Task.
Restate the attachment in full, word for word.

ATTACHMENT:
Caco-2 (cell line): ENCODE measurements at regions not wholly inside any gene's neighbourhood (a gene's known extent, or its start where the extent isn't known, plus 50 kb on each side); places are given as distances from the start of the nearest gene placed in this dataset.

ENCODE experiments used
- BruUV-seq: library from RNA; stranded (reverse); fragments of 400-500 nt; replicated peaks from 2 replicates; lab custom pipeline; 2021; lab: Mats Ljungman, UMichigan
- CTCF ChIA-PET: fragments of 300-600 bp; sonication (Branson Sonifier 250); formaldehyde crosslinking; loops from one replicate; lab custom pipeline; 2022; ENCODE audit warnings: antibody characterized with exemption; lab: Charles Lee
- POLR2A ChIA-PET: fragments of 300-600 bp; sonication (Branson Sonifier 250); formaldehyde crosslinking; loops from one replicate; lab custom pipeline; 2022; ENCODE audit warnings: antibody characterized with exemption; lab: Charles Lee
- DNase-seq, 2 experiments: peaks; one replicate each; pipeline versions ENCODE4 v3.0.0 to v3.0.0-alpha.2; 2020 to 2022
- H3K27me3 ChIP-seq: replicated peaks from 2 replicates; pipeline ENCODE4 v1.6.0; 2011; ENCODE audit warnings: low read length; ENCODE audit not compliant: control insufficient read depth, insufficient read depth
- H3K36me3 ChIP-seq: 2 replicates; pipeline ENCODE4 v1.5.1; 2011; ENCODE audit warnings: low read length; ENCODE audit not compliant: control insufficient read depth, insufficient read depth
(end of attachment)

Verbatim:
Caco-2 (cell line): ENCODE measurements at regions not wholly inside any gene's neighbourhood (a gene's known extent, or its start where the extent isn't known, plus 50 kb on each side); places are given as distances from the start of the nearest gene placed in this dataset.

ENCODE experiments used
- BruUV-seq: library from RNA; stranded (reverse); fragments of 400-500 nt; replicated peaks from 2 replicates; lab custom pipeline; 2021; lab: Mats Ljungman, UMichigan
- CTCF ChIA-PET: fragments of 300-600 bp; sonication (Branson Sonifier 250); formaldehyde crosslinking; loops from one replicate; lab custom pipeline; 2022; ENCODE audit warnings: antibody characterized with exemption; lab: Charles Lee
- POLR2A ChIA-PET: fragments of 300-600 bp; sonication (Branson Sonifier 250); formaldehyde crosslinking; loops from one replicate; lab custom pipeline; 2022; ENCODE audit warnings: antibody characterized with exemption; lab: Charles Lee
- DNase-seq, 2 experiments: peaks; one replicate each; pipeline versions ENCODE4 v3.0.0 to v3.0.0-alpha.2; 2020 to 2022
- H3K27me3 ChIP-seq: replicated peaks from 2 replicates; pipeline ENCODE4 v1.6.0; 2011; ENCODE audit warnings: low read length; ENCODE audit not compliant: control insufficient read depth, insufficient read depth
- H3K36me3 ChIP-seq: 2 replicates; pipeline ENCODE4 v1.5.1; 2011; ENCODE audit warnings: low read length; ENCODE audit not compliant: control insufficient read depth, insufficient read depth